Provenance

provenance |ˈprɒv(ə)nəns|
noun
the place of origin or earliest known history of something : an orange rug of Iranian provenance.
• the beginning of something’s existence; something’s origin : they try to understand the whole universe, its provenance and fate.
See note at origin .
• a record of ownership of a work of art or an antique, used as a guide to authenticity or quality : the manuscript has a distinguished provenance.
ORIGIN late 18th cent.: from French, from the verb provenir ‘come or stem from,’ from Latin provenire, from pro- ‘forth’ + venire ‘come.’

I watched The World’s Most Expensive Paintings last night on BBC1

http://www.bbc.co.uk/i/b012lsx3/

It was, of course, really interesting. But one of the things about mega-high priced art that I had never considered before is something called provenance. That is, who owned the piece before it came on the market this time.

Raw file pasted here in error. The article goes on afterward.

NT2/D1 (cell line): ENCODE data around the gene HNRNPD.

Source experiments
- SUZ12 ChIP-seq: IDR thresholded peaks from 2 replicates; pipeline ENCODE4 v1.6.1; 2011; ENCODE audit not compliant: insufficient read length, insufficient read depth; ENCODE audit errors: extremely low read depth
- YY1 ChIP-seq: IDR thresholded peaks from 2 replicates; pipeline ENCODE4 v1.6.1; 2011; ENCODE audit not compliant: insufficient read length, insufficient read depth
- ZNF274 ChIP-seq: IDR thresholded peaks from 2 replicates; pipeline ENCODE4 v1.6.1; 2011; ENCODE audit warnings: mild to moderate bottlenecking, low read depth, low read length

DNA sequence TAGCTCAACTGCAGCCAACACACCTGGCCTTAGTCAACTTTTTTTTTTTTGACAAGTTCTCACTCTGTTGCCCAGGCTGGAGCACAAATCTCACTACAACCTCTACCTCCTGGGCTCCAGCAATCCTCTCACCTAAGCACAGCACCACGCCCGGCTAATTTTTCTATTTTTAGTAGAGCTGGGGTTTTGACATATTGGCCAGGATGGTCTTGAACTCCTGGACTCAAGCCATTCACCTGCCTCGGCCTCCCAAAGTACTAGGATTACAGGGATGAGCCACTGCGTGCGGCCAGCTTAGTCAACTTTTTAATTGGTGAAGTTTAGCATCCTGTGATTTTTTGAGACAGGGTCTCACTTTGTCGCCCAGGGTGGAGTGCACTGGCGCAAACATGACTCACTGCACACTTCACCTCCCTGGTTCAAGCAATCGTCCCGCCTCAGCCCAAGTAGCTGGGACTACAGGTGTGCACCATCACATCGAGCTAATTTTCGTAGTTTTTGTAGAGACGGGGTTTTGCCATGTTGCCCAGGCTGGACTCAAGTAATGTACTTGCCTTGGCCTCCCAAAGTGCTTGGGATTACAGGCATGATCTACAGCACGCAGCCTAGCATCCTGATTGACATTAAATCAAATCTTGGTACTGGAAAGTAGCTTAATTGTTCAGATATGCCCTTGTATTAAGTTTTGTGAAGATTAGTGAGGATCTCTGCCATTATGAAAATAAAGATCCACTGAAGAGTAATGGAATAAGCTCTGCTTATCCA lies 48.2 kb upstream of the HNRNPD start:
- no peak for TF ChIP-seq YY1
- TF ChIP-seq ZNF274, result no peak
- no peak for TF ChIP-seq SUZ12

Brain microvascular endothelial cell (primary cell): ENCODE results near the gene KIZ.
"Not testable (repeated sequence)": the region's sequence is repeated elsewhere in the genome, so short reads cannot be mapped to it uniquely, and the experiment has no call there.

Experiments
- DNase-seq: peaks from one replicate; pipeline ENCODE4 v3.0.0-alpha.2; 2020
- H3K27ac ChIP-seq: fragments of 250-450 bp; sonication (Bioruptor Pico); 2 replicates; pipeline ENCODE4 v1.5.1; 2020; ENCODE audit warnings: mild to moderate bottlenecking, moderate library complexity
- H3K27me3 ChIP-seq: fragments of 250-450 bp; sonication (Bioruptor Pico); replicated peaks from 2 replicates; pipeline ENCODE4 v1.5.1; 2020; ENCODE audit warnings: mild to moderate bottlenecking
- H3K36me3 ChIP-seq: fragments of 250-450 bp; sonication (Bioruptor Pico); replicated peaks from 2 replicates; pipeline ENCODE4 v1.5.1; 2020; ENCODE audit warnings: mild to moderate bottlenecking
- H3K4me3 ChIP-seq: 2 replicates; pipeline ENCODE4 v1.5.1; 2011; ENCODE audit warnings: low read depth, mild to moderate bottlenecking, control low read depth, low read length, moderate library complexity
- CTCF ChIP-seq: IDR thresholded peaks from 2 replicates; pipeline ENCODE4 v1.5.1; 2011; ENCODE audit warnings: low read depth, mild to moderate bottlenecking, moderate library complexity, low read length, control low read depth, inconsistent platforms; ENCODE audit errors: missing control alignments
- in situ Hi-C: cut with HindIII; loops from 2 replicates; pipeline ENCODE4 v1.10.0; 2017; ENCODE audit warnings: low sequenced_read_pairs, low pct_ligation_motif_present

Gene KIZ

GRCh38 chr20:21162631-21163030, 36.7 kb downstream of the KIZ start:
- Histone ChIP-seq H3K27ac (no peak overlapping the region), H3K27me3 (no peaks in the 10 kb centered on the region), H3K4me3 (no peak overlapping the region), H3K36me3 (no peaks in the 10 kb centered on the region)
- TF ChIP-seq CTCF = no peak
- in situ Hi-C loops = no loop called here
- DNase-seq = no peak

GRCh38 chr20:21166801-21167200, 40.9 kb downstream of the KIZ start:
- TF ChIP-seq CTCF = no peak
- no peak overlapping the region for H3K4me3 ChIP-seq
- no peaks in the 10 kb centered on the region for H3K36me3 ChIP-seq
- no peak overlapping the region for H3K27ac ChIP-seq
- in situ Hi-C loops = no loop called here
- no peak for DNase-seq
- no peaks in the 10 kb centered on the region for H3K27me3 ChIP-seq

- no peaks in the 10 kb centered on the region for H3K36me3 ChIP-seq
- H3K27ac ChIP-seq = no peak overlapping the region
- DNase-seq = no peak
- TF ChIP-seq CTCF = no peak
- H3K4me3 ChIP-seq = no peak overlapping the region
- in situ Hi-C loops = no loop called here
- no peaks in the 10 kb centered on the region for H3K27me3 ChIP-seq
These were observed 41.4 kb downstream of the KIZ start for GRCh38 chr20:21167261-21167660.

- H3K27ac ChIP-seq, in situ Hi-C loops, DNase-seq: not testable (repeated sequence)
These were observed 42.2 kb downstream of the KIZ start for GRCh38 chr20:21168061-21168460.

Sometimes the subject matter (such as a Warhol of Marilyn) is enough to reach a sky-high price. But imagine if that piece had been owned by someone equally as famous – such as John Lennon. The price would rocket beyond belief.

Or if the work had a chequered past (as well as being a glorious piece) – as a political hostage/stolen etc. this can also add to its value.

Really, what I’m saying is that mega-art is never that way SOLELY because of the work. It’s the back story (think X factor) that comes with it that adds up to such a high price.

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